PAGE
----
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MTomic2003

10 Years Old PC Upgrade Path

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Posted · Original PosterOP

My family still uses a computer that is about 10 years old with Intel Pentium E5200 2.5GHz (overclocked to 3.3GHz, although with a stock cooler) and Nvidia GeForce 9500GT. With an SSD, it runs Windows 10 fine, but who knows when will that break. And it is mainly used by my little brother who likes to play Minecraft.

So, my question is: Where is the upgrade path from here, but with a budget of about $200-300? Is it better to just start from scratch, even with that little amount of money, or is it better to buy a graphics card and upgrade other stuff later? I would keep the case, PSU and drives.

Plus, I live in a country where everything is a bit too late, e.g. we aren't going to see Intel CPUs for laptops with dumb names (ix-10xxxX) anytime soon.

 

Thanks in advance!

 

EDIT: Just remembered I left something out. The PSU was changed about 4 years ago when the old one died. (To bad it didn't fry anything in it.) This new one is a 600W unit, actually, from an unknown manufacturer... At least it's painted.

And the SSD I mentioned was bought few years ago when the hard disk died on the other computer. And it still has the original WD Black 160GB drive from 10 years ago. Few bad sectors, but the number of them didn't go up in a very long time.

And I do have 6GB of DDR2, but... go figure...

EDIT #2: The case is an ATX one. With like 6 3.5" bays. Desktop case? More like server case.

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I would start a new budget one rather than upgrading that. Look for super cheap budget gaming build at LTT youtube. There might be a quick solution there.

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Thats the only upgrade path for a old pentium :D no offense haha

the cpu would bottelneck every modern gpu so hard that it would not be worth it just try to save up or buy a used mobo/cpu comp even the ryzen vega onboard gpus would be alot faster then your gpu while using alot less power 

710264.jpg

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yeah definetly look for second hand stuff, you can get some really good deals on decent hardware, especially if it is not the newest, for example second gen ryzen 3. 

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59 minutes ago, MTomic2003 said:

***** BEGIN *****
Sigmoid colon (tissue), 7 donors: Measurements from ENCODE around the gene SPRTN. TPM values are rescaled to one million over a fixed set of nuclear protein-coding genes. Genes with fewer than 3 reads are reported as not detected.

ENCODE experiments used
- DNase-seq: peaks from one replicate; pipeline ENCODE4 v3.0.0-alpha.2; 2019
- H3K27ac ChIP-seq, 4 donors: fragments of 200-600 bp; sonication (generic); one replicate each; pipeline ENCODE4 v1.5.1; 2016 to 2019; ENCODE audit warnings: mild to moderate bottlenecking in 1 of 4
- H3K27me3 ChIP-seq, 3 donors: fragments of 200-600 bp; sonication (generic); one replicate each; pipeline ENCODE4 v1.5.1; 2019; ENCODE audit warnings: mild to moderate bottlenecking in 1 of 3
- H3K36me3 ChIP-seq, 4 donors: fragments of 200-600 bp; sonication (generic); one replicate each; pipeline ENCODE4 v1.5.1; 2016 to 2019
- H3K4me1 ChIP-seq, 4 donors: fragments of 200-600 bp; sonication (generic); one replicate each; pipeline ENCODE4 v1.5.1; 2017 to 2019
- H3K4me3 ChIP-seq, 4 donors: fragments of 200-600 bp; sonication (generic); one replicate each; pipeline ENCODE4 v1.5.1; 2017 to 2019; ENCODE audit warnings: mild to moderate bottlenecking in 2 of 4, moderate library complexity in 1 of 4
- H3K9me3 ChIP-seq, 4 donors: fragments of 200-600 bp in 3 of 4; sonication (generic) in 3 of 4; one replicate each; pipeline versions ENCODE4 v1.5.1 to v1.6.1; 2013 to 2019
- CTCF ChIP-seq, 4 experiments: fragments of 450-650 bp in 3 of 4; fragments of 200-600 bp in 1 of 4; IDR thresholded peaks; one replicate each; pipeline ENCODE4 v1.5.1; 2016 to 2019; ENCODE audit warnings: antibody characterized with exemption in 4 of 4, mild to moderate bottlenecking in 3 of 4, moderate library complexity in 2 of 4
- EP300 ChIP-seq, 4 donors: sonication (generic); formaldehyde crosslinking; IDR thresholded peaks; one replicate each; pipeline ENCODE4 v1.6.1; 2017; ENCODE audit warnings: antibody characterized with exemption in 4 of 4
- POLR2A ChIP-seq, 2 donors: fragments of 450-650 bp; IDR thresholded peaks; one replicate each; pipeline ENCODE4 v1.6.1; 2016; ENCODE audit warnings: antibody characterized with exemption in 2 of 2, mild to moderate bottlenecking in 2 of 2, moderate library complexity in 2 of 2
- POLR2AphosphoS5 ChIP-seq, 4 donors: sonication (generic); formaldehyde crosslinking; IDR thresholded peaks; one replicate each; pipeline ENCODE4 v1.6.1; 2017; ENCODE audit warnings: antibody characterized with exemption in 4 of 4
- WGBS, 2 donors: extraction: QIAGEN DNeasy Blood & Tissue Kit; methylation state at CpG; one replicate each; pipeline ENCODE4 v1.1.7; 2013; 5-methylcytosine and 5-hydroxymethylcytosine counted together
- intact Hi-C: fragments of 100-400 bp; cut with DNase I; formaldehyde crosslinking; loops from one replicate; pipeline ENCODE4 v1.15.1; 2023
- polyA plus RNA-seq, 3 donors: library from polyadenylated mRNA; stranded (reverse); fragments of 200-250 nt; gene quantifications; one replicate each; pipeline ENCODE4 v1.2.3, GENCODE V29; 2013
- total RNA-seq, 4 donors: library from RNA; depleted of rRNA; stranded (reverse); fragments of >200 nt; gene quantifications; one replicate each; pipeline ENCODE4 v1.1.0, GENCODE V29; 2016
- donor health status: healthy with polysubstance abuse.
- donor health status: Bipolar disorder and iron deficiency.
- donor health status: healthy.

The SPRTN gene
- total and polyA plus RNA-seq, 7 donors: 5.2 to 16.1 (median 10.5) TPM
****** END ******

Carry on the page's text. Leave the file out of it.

My family still uses a computer that is about 10 years old with Intel Pentium E5200 2.5GHz (overclocked to 3.3GHz, although with a stock cooler) and Nvidia GeForce 9500GT. With an SSD, it runs Windows 10 fine, but who knows when will that break. And it is mainly used by my little brother who likes to play Minecraft.

So, my question is: Where is the upgrade path from here, but with a budget of about $200-300? Is it better to just start from scratch, even with that little amount of money, or is it better to buy a graphics card and upgrade other stuff later? I would keep the case, PSU and drives.

Plus, I live in a country where everything is a bit too late, e.g. we aren't going to see Intel CPUs for laptops with dumb names (ix-10xxxX) anytime soon.

 

Thanks in advance!

I really would lower the budget to below the $100 with this system and save money for something better. For this one, you may get a quad cheap and a graphics-card like e.g. the HD 7850, 7770, 7790 - or GRX 650/650Ti and such, but that's about the maximum I'd put into it. Minecraft will run very well with it, also CS:GO and a lot of other stuff (It may even run Crysis...).

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Some caveats:  This is deliberately unevenly built.  Too much PSU, mobo, memory. the case and CPU are particularly asstacular.  I couldn’t even fit in storage so I’m going to have to assume your old SSD.  The rest of it is quite usable though.

 

 If the case can be assumed too something might be done with the remaining money on the used market.  It would have to cover either an APU or a CPU and a GPU though because ryzen doesn’t often come with integrated GPUs like Intel does.  Even their worst APUs are still better than that 9500 though.  This will still go faster than what you got.  Just not a lot.

PCPartPicker Part List: https://pcpartpicker.com/list/wQ9QGc

CPU: AMD Athlon 3000G 3.5 GHz Dual-Core Processor  ($58.46 @ Amazon)